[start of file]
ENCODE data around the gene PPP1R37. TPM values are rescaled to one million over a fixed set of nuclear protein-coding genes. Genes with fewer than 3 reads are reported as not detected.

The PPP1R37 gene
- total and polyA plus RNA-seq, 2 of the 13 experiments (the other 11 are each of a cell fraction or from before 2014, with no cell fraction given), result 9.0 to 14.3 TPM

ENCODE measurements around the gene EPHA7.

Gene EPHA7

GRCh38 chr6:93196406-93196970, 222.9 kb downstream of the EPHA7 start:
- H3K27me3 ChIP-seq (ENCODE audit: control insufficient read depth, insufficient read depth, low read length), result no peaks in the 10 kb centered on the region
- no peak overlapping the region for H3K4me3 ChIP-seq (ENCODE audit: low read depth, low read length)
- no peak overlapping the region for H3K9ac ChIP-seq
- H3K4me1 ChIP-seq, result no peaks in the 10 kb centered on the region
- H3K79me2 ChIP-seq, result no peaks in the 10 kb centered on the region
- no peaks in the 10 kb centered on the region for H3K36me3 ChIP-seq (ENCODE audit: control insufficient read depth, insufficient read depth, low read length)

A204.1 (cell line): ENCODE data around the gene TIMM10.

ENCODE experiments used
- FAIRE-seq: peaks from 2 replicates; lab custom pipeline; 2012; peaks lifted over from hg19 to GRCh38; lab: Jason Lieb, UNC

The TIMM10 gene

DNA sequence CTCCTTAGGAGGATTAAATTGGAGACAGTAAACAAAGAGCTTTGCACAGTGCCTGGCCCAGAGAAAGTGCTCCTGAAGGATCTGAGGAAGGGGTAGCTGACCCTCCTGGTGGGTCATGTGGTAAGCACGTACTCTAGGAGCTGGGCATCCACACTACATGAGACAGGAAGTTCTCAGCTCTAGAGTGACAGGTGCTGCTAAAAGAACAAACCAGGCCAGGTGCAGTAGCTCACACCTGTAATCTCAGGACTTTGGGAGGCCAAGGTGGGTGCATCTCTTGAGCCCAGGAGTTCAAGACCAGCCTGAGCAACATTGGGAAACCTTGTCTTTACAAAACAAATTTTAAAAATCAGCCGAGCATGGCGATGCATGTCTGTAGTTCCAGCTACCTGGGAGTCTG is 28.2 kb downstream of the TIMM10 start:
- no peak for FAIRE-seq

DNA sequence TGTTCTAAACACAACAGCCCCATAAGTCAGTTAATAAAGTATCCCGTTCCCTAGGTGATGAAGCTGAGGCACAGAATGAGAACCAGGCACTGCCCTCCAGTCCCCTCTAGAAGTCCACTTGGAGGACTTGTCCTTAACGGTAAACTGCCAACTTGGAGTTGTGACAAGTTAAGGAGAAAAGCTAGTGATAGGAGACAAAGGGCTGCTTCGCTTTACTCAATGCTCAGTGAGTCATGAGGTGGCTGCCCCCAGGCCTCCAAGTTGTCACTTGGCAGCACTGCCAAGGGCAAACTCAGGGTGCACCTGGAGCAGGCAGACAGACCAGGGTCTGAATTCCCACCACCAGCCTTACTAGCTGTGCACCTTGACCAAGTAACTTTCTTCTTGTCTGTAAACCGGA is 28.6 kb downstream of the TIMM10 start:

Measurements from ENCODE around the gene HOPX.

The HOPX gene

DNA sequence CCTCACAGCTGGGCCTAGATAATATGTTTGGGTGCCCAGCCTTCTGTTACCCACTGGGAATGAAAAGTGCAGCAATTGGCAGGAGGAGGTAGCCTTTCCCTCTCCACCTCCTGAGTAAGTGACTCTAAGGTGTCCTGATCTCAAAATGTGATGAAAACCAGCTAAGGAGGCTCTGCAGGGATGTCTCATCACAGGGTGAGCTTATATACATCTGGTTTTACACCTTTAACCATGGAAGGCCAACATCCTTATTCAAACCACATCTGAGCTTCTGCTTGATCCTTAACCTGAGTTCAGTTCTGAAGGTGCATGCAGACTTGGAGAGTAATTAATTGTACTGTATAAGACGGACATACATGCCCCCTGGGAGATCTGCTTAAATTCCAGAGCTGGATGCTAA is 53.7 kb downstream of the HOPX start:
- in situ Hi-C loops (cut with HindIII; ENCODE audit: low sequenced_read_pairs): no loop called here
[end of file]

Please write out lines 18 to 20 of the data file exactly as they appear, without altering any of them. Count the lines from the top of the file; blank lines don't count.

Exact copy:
- no peak for FAIRE-seq

DNA sequence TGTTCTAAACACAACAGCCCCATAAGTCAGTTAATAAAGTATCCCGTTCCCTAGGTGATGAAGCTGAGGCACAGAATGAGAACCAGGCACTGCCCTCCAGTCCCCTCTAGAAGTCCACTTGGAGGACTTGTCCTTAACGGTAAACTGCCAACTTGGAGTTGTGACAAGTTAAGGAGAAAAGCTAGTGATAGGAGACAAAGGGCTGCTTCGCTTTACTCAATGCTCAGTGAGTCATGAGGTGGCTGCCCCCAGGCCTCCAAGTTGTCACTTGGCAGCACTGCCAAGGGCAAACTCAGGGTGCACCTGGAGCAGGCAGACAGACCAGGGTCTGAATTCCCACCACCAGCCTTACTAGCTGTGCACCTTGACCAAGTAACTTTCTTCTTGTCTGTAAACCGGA is 28.6 kb downstream of the TIMM10 start:

Measurements from ENCODE around the gene HOPX.